Android phones used to come with a few hundred megabytes of RAM, then 1GB, and then 2 or 4GB. Now, 6 and even 8GB phones are common at the high-end. It's debatable if 8GB of RAM is useful on Android, but Oppo is pushing the envelope even further. A listing from Chinese regulator TENAA shows a version of the Find X with 10GB of RAM is on the way.
Samsung is not only easily the world’s number one smartphone vendor, but also the top chipmaker, having recently surpassed Intel. There’s a pretty good reason for that, and it has something to do with breakthroughs like announcing the industry’s "first 8Gb LPDDR5 DRAM for 5G and AI-powered mobile applications."
Before you jump to conclusions, it seems highly unlikely that this memory chip will be used on the Galaxy Note9 that’s right around the corner. Instead, Samsung appears to be setting the stage for the flagship generation after that, which could make AI applications even smarter (and thus scarier), and will hopefully deliver faster download speeds with "real" 5G connectivity.
Chrysler's Uconnect infotainment system isn't bad, but if you asked me whether I'd rather use it or Android Auto with proper integration, I'd take Google's solution any day. If you, too, prefer Android Auto and have been in the market for an FCA product, you're in luck - 14 new cars across five of the association's brands now support it.
HTC started testing its very own memory cleaner app just recently in the HTC Preview program, and now Boost+ has made its debut in the Play Store. Oh, it does more than clean memory. It locks apps, empties cache, and so on, but do you want any of it? Too bad, you can't use it anyway. This release appears to only be compatible with the new HTC 10, which essentially no one has yet.
Most phone makers have their own storage/RAM cleaner apps, and now you can add HTC to that list. The OEM's new HTC Preview program kicked off recently, and the first thing users are previewing is a phone cleaner called Boost+. It's not restricted to HTC phones, but you can only get it via the preview program (not that you should want it).
The Asus Zenfone 2 is one of the better mid-range unlocked phones out there thanks to the robust Intel Atom SoC lurking within. Now it looks like there's a new version of this device that ships with 16GB of storage and 4GB of RAM. It's selling for $229, which is a pretty good price for what you get.
Everybody loves more RAM, especially in their Android smartphones and tablets. Because seriously, can we have some more? I'll take whatever you can give me. And today, Samsung is continuing in its grand tradition of responding to that demand with a brand-new DRAM design that squeezes 12Gb (not to be confused with GB) onto each chip, for a maximum of 6GB (again, not to be confused with Gb) of total memory in the package. Samsung claims it can fit that 6GB in the space that is required for 3GB currently, so no extra room is needed.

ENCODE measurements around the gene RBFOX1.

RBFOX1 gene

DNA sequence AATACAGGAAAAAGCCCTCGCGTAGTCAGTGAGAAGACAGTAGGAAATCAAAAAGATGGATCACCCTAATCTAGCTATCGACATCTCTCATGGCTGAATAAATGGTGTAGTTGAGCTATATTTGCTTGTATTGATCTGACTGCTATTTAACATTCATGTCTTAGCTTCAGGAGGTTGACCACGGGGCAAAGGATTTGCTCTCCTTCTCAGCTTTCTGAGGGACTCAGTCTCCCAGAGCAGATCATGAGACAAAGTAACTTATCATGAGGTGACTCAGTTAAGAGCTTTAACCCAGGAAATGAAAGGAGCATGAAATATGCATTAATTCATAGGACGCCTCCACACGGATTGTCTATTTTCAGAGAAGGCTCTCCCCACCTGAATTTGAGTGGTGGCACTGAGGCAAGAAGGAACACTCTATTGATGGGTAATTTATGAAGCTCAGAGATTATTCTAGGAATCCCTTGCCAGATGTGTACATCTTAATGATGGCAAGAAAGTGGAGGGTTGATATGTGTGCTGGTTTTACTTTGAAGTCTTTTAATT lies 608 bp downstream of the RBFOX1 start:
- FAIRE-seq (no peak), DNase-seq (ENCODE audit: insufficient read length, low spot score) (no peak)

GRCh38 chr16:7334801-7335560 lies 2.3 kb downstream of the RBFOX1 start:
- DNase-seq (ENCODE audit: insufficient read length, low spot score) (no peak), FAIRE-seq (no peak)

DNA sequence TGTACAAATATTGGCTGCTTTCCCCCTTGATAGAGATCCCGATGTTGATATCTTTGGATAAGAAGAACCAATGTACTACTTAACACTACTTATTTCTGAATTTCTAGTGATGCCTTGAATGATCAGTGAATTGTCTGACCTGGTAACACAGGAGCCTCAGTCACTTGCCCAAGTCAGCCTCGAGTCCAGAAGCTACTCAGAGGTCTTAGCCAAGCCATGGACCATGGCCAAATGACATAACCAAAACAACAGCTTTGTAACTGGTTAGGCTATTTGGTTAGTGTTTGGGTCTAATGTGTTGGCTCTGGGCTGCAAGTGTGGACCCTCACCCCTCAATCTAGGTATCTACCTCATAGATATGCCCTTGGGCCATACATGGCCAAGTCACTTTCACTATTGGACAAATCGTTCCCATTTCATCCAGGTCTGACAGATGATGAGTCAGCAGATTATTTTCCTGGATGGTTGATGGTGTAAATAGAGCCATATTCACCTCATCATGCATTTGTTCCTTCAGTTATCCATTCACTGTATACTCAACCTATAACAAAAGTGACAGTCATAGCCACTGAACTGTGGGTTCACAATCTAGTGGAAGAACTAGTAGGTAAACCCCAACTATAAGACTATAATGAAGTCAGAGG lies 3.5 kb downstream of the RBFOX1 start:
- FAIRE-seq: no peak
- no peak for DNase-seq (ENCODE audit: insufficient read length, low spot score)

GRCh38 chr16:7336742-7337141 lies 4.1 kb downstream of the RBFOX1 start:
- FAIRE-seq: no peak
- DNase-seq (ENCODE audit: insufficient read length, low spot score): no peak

The new chip is also 30% faster than Samsung's older 20nm-process 8Gb chips, and Samsung claims they'll be able to produce in significantly greater quantities thanks to manufacturing changes.
While the Note 5 and S6 edge+ are far from the first Samsung phones with reported issues killing background tasks with unusual aggressiveness, they are the first ones with four freaking gigabytes of RAM to do so. We've long assumed that Samsung's background task issues on certain handsets are related to a lack of RAM headroom due to TouchWiz, and yet, the Note 5 and S6 edge+ may exhibit the most aggravating task killing of any Samsung devices we've yet seen. Let's cut to the video for a complete explanation. (I realize it's long, but I'd recommend watching all the way through to see what's going on here.)
The issue was readily reproducible on both our S6 edge+ and Note 5 review units, and we aren't the first people to point this out.
The nice thing about having a huge public beta test is that, well, you get to test stuff. Apparently the reaction to the new dedicated Memory section of the Settings menu wasn't everything that Google had hoped for, because it's been given a notable redesign in the brand-new version 2. The most striking change is a new overview screen that appears when you first tap Memory. Now it shows you the total memory in use with a readout in MB or GB, instead of breaking it down by apps. You can view the readout by hour increments: three, six, twelve, or an entire day.
At the moment Android does a pretty decent job of managing its memory... but not a very good one of telling you exactly how it does that. The "Running" portion of the Apps menu in Lollipop shows what's being used by your system and your apps, then a list of apps' RAM usage (with numerical readouts only), and that's it. Starting with the Android M Developer Preview, this screen is much more informative, breaking down both the current and recent RAM usage on a per-app basis.
To see the new RAM Manager in Android M, go to the main Settings menu, then tap Apps.